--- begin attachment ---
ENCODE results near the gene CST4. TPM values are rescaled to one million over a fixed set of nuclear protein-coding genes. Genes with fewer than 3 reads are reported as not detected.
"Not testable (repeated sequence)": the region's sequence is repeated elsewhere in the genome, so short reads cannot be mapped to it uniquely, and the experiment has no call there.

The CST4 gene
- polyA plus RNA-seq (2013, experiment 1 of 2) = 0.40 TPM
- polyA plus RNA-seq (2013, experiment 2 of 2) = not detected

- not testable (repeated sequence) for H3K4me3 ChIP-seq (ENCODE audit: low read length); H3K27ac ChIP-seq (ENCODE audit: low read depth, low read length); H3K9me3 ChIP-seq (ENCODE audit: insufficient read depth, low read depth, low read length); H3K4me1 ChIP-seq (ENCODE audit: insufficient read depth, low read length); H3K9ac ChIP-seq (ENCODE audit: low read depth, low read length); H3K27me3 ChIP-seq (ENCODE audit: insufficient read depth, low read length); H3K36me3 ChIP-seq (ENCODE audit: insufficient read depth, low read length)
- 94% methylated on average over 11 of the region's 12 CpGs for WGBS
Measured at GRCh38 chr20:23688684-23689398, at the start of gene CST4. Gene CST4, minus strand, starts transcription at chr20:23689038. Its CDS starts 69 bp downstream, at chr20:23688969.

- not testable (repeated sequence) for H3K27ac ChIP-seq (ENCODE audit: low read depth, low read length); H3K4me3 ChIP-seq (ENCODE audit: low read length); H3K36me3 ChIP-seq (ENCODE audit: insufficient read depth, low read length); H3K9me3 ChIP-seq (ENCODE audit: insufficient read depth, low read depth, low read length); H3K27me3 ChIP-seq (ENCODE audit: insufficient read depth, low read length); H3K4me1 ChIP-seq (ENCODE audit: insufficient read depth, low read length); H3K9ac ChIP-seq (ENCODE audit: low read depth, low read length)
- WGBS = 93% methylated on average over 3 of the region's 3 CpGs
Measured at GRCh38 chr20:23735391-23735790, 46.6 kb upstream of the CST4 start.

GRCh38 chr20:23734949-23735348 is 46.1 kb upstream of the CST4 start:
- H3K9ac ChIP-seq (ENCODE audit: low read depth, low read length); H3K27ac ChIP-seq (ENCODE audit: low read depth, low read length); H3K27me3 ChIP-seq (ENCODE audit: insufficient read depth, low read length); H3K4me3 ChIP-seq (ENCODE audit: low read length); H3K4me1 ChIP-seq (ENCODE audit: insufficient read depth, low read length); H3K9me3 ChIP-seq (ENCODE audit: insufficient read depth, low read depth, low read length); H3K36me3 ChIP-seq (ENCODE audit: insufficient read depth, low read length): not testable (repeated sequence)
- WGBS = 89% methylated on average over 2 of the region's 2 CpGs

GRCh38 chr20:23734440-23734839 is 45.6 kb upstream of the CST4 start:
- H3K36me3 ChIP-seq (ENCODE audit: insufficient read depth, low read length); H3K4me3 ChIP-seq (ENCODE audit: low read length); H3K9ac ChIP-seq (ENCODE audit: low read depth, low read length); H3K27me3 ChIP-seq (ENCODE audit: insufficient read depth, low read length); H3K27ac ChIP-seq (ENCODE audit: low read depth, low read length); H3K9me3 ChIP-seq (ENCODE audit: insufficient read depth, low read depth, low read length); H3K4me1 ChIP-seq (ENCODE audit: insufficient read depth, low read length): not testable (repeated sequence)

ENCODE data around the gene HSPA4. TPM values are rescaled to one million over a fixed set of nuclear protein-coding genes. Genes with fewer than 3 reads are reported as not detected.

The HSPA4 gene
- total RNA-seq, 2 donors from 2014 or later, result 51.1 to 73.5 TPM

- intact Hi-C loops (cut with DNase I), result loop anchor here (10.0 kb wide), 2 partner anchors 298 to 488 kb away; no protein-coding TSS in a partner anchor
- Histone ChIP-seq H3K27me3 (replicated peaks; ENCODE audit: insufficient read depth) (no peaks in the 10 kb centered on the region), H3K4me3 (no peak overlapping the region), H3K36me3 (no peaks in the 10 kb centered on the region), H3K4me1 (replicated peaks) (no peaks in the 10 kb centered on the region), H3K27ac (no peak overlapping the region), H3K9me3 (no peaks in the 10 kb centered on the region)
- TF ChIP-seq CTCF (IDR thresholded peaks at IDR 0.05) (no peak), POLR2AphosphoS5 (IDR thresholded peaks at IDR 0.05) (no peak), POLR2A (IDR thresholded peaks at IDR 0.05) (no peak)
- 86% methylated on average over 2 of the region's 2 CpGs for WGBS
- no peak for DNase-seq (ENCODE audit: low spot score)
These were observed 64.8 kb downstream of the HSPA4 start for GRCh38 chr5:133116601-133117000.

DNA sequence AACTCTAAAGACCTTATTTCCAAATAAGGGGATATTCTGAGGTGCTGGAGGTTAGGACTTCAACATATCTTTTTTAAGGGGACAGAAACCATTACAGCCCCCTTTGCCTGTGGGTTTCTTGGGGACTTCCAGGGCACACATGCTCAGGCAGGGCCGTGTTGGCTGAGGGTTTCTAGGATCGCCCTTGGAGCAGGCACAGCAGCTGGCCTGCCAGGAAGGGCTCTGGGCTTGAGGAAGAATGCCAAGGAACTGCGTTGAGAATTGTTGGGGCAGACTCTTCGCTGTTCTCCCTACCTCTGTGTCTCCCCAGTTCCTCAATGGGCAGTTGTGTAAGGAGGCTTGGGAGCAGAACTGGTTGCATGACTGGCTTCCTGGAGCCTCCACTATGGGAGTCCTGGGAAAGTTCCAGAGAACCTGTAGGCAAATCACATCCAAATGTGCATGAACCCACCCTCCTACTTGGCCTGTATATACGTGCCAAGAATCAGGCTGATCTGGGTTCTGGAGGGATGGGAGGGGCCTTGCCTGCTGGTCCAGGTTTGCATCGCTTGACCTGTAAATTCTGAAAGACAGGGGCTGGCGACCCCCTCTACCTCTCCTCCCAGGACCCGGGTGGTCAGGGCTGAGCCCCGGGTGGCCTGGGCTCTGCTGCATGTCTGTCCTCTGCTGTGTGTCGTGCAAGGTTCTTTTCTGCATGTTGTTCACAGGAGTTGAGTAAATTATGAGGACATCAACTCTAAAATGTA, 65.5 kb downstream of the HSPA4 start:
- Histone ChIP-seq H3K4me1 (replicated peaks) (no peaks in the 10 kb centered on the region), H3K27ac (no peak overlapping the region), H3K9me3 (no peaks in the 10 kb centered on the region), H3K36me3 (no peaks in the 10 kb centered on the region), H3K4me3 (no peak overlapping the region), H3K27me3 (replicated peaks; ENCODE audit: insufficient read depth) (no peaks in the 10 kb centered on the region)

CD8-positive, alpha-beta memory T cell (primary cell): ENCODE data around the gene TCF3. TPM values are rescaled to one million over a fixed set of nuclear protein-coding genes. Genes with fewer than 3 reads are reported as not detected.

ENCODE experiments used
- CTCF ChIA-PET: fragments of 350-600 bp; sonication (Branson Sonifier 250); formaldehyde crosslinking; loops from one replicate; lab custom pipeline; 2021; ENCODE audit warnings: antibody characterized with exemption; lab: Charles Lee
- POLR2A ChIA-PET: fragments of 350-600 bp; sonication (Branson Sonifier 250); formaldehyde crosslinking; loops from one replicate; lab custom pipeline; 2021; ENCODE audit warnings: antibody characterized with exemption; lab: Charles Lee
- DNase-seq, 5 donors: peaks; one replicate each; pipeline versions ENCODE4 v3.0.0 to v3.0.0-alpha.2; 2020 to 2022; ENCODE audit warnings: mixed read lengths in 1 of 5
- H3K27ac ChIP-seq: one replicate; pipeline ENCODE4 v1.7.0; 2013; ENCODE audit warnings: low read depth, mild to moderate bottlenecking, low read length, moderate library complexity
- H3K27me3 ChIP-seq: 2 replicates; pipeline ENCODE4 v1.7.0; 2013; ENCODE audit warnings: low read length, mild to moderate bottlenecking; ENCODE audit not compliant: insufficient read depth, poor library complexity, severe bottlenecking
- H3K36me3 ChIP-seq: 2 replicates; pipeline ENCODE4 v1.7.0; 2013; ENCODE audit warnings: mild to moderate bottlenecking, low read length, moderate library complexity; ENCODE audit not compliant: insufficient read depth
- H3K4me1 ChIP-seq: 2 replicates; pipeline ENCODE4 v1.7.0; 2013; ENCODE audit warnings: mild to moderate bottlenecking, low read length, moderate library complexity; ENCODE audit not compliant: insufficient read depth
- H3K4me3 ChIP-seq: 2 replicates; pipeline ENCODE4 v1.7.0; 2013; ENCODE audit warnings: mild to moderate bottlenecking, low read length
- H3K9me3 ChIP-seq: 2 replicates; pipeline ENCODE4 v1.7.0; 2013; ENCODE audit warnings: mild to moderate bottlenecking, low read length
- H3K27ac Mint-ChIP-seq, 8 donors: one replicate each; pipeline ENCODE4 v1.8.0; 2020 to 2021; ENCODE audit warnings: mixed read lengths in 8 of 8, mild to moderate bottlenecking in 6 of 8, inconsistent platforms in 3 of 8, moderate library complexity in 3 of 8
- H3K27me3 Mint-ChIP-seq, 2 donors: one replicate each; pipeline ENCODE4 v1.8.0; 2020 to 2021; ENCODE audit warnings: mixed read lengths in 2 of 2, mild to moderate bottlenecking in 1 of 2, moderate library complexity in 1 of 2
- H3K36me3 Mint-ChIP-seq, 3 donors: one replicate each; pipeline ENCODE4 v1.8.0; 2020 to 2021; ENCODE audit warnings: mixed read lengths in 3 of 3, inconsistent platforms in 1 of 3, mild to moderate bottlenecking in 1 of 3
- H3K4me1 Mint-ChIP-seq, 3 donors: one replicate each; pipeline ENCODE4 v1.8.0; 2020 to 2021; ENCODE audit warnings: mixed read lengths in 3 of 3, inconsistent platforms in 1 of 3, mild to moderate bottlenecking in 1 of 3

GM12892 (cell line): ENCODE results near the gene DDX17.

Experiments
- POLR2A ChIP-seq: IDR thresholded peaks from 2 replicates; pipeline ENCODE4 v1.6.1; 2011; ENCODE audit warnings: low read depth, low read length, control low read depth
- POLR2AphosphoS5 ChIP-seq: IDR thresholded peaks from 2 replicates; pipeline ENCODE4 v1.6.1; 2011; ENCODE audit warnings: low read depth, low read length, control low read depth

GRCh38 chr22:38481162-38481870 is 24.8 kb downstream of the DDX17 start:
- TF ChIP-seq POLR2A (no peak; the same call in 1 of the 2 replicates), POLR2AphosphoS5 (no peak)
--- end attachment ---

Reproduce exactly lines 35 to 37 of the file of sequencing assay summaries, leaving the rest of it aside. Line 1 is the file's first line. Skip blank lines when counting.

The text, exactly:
- H3K36me3 ChIP-seq: 2 replicates; pipeline ENCODE4 v1.7.0; 2013; ENCODE audit warnings: mild to moderate bottlenecking, low read length, moderate library complexity; ENCODE audit not compliant: insufficient read depth
- H3K4me1 ChIP-seq: 2 replicates; pipeline ENCODE4 v1.7.0; 2013; ENCODE audit warnings: mild to moderate bottlenecking, low read length, moderate library complexity; ENCODE audit not compliant: insufficient read depth
- H3K4me3 ChIP-seq: 2 replicates; pipeline ENCODE4 v1.7.0; 2013; ENCODE audit warnings: mild to moderate bottlenecking, low read length